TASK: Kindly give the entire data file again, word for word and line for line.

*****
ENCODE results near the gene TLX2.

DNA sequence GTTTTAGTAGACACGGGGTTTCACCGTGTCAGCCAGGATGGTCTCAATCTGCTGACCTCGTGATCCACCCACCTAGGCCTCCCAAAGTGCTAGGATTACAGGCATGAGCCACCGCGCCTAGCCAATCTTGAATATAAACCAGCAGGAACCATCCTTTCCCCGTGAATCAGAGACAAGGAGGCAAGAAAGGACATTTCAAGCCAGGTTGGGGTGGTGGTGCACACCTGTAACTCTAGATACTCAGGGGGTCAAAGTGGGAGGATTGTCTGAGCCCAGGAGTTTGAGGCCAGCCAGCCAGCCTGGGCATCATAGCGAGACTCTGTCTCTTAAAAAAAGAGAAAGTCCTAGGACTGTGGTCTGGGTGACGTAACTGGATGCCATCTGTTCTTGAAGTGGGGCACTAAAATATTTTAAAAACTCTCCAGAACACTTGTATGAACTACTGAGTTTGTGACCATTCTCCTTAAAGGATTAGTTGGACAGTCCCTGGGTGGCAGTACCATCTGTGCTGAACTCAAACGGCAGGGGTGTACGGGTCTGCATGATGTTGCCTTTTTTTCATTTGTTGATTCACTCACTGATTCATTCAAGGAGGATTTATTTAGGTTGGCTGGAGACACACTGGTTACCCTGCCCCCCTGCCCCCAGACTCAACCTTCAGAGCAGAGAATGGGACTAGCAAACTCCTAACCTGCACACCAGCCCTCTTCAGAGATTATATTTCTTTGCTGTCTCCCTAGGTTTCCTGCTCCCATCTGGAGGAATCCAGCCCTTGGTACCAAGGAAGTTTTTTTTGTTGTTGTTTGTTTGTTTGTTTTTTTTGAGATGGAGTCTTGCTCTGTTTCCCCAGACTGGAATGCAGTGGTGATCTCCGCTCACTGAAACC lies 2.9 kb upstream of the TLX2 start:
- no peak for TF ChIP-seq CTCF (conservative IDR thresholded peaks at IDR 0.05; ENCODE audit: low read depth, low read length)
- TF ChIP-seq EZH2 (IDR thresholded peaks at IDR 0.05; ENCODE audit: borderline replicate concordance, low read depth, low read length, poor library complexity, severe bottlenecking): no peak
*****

ENCODE results near the gene TLX2.

DNA sequence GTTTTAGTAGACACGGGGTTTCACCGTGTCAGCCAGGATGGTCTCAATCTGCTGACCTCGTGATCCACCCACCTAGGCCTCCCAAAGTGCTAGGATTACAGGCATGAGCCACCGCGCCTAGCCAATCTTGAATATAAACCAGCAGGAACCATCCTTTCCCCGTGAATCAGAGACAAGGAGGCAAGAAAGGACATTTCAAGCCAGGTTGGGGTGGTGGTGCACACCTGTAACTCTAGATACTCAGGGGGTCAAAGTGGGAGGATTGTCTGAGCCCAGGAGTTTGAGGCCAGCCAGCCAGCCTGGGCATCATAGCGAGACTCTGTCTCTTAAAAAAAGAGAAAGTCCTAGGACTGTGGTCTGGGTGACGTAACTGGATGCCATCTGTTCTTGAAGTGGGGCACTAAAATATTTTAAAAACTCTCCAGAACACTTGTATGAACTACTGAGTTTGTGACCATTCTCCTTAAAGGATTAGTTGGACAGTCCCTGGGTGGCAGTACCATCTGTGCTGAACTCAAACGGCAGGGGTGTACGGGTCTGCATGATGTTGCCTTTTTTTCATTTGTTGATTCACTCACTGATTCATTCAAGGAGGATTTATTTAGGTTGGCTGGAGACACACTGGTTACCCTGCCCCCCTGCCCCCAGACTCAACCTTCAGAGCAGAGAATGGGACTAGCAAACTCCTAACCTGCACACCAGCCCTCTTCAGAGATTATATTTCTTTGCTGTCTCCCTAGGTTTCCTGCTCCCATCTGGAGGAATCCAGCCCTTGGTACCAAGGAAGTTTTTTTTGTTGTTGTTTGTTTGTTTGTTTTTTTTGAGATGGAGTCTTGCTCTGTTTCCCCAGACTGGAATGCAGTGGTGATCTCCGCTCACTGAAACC lies 2.9 kb upstream of the TLX2 start:
- no peak for TF ChIP-seq CTCF (conservative IDR thresholded peaks at IDR 0.05; ENCODE audit: low read depth, low read length)
- TF ChIP-seq EZH2 (IDR thresholded peaks at IDR 0.05; ENCODE audit: borderline replicate concordance, low read depth, low read length, poor library complexity, severe bottlenecking): no peak